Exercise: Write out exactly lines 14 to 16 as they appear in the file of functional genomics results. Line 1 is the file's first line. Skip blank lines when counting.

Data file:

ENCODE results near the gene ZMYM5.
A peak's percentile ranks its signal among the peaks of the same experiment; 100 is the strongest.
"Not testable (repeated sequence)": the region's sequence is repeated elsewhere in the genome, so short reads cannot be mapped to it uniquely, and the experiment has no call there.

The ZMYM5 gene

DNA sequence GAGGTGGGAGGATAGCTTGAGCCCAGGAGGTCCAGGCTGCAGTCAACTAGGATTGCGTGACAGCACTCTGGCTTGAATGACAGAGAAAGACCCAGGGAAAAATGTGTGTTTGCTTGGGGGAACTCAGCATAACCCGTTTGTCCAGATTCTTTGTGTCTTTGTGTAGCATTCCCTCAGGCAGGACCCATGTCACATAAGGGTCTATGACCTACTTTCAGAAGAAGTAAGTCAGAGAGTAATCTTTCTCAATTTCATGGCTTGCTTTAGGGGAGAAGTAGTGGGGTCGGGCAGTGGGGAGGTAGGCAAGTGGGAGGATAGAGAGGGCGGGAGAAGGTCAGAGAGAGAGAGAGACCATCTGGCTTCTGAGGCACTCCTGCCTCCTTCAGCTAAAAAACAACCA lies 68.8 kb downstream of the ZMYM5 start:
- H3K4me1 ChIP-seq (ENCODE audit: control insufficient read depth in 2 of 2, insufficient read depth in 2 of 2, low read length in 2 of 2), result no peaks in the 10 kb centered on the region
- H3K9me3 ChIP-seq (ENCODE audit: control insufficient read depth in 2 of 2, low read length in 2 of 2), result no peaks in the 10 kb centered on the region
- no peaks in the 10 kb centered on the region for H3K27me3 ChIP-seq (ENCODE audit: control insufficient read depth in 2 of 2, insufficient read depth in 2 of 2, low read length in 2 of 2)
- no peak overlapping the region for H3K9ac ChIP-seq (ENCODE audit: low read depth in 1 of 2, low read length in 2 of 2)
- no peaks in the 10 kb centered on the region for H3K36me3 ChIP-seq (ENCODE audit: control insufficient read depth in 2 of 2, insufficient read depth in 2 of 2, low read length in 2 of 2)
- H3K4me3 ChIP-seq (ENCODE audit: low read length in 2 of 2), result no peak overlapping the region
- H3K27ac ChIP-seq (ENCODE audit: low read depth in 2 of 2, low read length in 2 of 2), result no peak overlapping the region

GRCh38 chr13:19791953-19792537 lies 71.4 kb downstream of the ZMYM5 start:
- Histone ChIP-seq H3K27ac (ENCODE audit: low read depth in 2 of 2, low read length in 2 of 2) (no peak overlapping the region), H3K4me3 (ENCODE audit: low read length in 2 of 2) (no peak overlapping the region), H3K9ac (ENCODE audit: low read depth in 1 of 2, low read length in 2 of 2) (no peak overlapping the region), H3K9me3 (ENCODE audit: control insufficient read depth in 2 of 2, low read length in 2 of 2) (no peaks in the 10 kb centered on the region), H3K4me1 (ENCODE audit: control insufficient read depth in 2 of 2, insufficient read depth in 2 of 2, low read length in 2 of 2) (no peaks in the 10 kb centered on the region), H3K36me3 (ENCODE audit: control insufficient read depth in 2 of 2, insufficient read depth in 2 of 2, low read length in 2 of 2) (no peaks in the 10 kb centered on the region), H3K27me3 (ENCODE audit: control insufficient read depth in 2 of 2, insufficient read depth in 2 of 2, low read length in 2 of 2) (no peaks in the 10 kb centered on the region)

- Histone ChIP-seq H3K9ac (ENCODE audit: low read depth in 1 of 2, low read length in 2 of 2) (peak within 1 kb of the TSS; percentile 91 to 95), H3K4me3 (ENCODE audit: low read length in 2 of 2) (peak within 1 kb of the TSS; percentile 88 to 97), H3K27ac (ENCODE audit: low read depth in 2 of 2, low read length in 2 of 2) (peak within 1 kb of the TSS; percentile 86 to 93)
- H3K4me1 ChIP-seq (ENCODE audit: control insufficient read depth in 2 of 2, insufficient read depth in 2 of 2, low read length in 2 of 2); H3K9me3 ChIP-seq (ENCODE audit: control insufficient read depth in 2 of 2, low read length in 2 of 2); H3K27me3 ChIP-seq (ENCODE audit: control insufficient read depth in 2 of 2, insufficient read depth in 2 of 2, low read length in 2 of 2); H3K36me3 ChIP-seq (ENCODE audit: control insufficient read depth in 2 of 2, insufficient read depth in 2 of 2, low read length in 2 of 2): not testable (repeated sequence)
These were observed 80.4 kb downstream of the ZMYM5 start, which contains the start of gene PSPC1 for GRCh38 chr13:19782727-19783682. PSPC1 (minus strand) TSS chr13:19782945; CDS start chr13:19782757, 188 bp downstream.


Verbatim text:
- Histone ChIP-seq H3K27ac (ENCODE audit: low read depth in 2 of 2, low read length in 2 of 2) (no peak overlapping the region), H3K4me3 (ENCODE audit: low read length in 2 of 2) (no peak overlapping the region), H3K9ac (ENCODE audit: low read depth in 1 of 2, low read length in 2 of 2) (no peak overlapping the region), H3K9me3 (ENCODE audit: control insufficient read depth in 2 of 2, low read length in 2 of 2) (no peaks in the 10 kb centered on the region), H3K4me1 (ENCODE audit: control insufficient read depth in 2 of 2, insufficient read depth in 2 of 2, low read length in 2 of 2) (no peaks in the 10 kb centered on the region), H3K36me3 (ENCODE audit: control insufficient read depth in 2 of 2, insufficient read depth in 2 of 2, low read length in 2 of 2) (no peaks in the 10 kb centered on the region), H3K27me3 (ENCODE audit: control insufficient read depth in 2 of 2, insufficient read depth in 2 of 2, low read length in 2 of 2) (no peaks in the 10 kb centered on the region)

- Histone ChIP-seq H3K9ac (ENCODE audit: low read depth in 1 of 2, low read length in 2 of 2) (peak within 1 kb of the TSS; percentile 91 to 95), H3K4me3 (ENCODE audit: low read length in 2 of 2) (peak within 1 kb of the TSS; percentile 88 to 97), H3K27ac (ENCODE audit: low read depth in 2 of 2, low read length in 2 of 2) (peak within 1 kb of the TSS; percentile 86 to 93)
- H3K4me1 ChIP-seq (ENCODE audit: control insufficient read depth in 2 of 2, insufficient read depth in 2 of 2, low read length in 2 of 2); H3K9me3 ChIP-seq (ENCODE audit: control insufficient read depth in 2 of 2, low read length in 2 of 2); H3K27me3 ChIP-seq (ENCODE audit: control insufficient read depth in 2 of 2, insufficient read depth in 2 of 2, low read length in 2 of 2); H3K36me3 ChIP-seq (ENCODE audit: control insufficient read depth in 2 of 2, insufficient read depth in 2 of 2, low read length in 2 of 2): not testable (repeated sequence)